Distribution by Scientific Domains

Kinds of Breeds

  • cattle breed
  • chicken breed
  • chinese breed
  • different breed
  • different pig breed
  • dog breed
  • european breed
  • horse breed
  • large breed
  • new breed
  • of breed
  • other breed
  • pig breed
  • same breed
  • several breed
  • sheep breed
  • small breed
  • variety of breed

  • Terms modified by Breeds

  • breed association
  • breed difference
  • breed dog
  • breed type

  • Selected Abstracts

    Norepinephrine Uptake Sites in the Locus Coeruleus of Rat Lines Selectively Bred for High and Low Alcohol Preference: A Quantitative Autoradiographic Binding Study Using [3H]-Tomoxetine

    ALCOHOLISM, Issue 5 2000
    Bang H. Hwang
    Background: The locus coeruleus (LC) is the largest norepinephrinergic cell group in the central nervous system and contains a high density of norepinephrine (NE) uptake sites. Alcohol-preferring (AP) rats and high,alcohol-drinking (HAD) rats are selectively bred for high alcohol preference, whereas alcohol-nonpreferring (NP) rats and low,alcohol-drinking (LAD) rats are bred for low alcohol preference. However, it is unknown whether NE uptake sites in the LC are associated with alcohol preference in AP and HAD rats when compared with their respective control rats, NP and LAD rats. This study was designed to examine this question. Methods: Animals were decapitated and brains were removed, frozen with dry ice powder, and stored in a deep freezer. The LC tissue blocks were cut into 14 , cryostat sections, collected on glass slides, and incubated with 0.6 nM [3H]-tomoxetine in 50 mM Tris-HCl buffer system. For nonspecific binding, 1 ,M desipramine was added to the radioactive ligand. Sections were rinsed, quickly dried, and processed for quantitative autoradiography. In addition, galanin content in the LC was also studied. Results: The LC possessed a high density of [3H]-tomoxetine binding sites. There were fewer tomoxetine binding sites (fmol/mg protein) in the AP rats (433.0 ± 8.1) than in the NP rats (495.6 ± 3.7). HAD rats (386.5 ± 13.2) also possessed fewer tomoxetine binding sites than LAD rats (458.7 ± 10.1). Galanin content in the LC was similar between AP and NP rats and between HAD and LAD rats. Conclusions: Because both AP rats and HAD rats were selectively bred for alcohol preference, the finding of consistently low levels of [3H]-tomoxetine binding in the LC of these two lines of rats with high alcohol preference suggests that down-regulation of NE transporters in the LC of AP and HAD rats may be associated with alcohol-seeking behavior. A possible involvement of the coerulear NE uptake sites in depression is also discussed. Galanin in the LC may not relate to alcohol preference. [source]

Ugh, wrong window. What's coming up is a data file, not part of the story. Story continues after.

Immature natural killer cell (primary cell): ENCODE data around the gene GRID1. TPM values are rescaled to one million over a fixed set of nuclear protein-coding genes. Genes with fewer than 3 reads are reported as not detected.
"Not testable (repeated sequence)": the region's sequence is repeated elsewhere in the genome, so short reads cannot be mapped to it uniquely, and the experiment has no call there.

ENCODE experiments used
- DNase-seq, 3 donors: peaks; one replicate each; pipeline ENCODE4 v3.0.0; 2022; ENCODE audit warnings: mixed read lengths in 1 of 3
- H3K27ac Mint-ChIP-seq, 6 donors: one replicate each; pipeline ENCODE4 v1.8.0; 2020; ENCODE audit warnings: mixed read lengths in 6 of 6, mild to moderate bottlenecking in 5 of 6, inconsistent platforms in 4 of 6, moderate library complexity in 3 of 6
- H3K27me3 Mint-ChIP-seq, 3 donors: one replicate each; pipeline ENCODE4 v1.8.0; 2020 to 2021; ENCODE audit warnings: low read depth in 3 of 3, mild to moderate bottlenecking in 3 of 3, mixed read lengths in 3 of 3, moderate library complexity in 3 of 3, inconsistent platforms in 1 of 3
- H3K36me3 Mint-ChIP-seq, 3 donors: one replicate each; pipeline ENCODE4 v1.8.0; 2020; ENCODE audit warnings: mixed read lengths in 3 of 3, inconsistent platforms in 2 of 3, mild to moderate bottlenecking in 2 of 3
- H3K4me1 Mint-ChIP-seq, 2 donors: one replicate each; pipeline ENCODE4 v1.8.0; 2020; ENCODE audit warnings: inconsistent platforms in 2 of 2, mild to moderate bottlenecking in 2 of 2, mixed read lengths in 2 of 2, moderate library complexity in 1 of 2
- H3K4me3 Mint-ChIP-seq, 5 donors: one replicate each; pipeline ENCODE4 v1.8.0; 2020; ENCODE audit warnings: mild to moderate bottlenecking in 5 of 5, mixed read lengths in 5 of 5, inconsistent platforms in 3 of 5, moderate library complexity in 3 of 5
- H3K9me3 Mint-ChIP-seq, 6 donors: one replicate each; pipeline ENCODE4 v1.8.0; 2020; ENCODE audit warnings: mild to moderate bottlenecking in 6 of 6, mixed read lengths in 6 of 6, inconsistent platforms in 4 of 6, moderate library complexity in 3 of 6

The spermatozoon of the Old Endemic Australo-Papuan and Philippine rodents , its morphological diversity and evolution

    ACTA ZOOLOGICA, Issue 3 2010
    William G. Breed
    Abstract Breed, W.G. and Leigh, C.M. 2010. The spermatozoon of the Old Endemic Australo-Papuan and Philippine rodents , its morphological diversity and evolution.,Acta Zoologica (Stockholm) 91: 279,294 The spermatozoon of most murine rodents contains a head in which there is a characteristic apical hook, whereas most old endemic Australian murines, which are part of a broader group of species that also occur in New Guinea and the Philippines, have a far more complex sperm form with two additional ventral processes. Here we ask the question: what is the sperm morphology of the New Guinea and Philippines species and what are the trends in evolutionary changes of sperm form within this group? The results show that, within New Guinea, most species have a highly complex sperm morphology like the Australian rodents, but within the Pogonomys Division some species have a simpler sperm morphology with no ventral processes. Amongst the Philippines species, many have a sperm head with a single apical hook, but in three Apomys species the sperm head contains two additional small ventral processes, with two others having cockle-shaped sperm heads. When these findings are plotted on a molecular phylogeny, the results suggest that independent and convergent evolution of highly complex sperm heads containing two ventral processes has evolved in several separate lineages. These accessory structures may support the sperm head apical hook during egg coat penetration. [source]

    Breed as risk factor for oesophageal foreign bodies

    C.A. Rodríguez-Alarcón
    No abstract is available for this article. [source]

    Quantitative Assessment of Regional Right Ventricular Myocardial Velocities in Awake Dogs by Doppler Tissue Imaging: Repeatability, Reproducibility, Effect of Body Weight and Breed, and Comparison with Left Ventricular Myocardial Velocities

    Valérie Chetboul
    Right ventricular myocardial (RVM) motion is poorly documented. The objective of this study was to determine the variability of RVM velocities by tissue Doppler imaging (TDI) in healthy dogs (study 1), to analyze RVM motion in a large healthy canine population (study 2), and to compare the results with those obtained for the left ventricular free wall. Six healthy Beagle Dogs were monitored in study 1, and 64 healthy dogs of 14 different breeds were monitored in study 2. Velocities were recorded in 2 segments (basal and apical) of the right and left myocardial walls. In study 1, 36 TDI examinations were performed for 4 days, whereas a single TDI examination was performed on each dog in study 2. All velocity profiles included 1 positive systolic wave and 2 negative diastolic waves. The lowest intraday and interday coefficient of variation values of the right TDI variables were observed at the base (3.5,16.1%). The variability of the right apical velocities was much higher, with most coefficient of variation values >15%. RVM velocities were higher in the basal than in the apical segments (P < .001) and were higher than the left velocities of the corresponding segment (P < .01). Body weight and breed had an effect on only a few right and left TDI variables. TDI provides a repeatable and reproducible method for evaluating basal RV function in the dog. These data also demonstrate the heterogeneity of the myocardial velocities between the left and the right ventricles and between the base and the apex. [source]